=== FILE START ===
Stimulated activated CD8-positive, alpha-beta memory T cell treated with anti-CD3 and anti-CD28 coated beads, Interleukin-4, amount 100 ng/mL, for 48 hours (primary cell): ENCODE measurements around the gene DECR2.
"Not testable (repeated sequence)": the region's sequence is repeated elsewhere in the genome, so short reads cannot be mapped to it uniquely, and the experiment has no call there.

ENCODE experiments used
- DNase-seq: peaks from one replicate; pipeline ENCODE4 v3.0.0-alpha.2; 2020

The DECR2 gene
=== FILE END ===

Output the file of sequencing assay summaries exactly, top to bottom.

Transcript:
Stimulated activated CD8-positive, alpha-beta memory T cell treated with anti-CD3 and anti-CD28 coated beads, Interleukin-4, amount 100 ng/mL, for 48 hours (primary cell): ENCODE measurements around the gene DECR2.
"Not testable (repeated sequence)": the region's sequence is repeated elsewhere in the genome, so short reads cannot be mapped to it uniquely, and the experiment has no call there.

ENCODE experiments used
- DNase-seq: peaks from one replicate; pipeline ENCODE4 v3.0.0-alpha.2; 2020

The DECR2 gene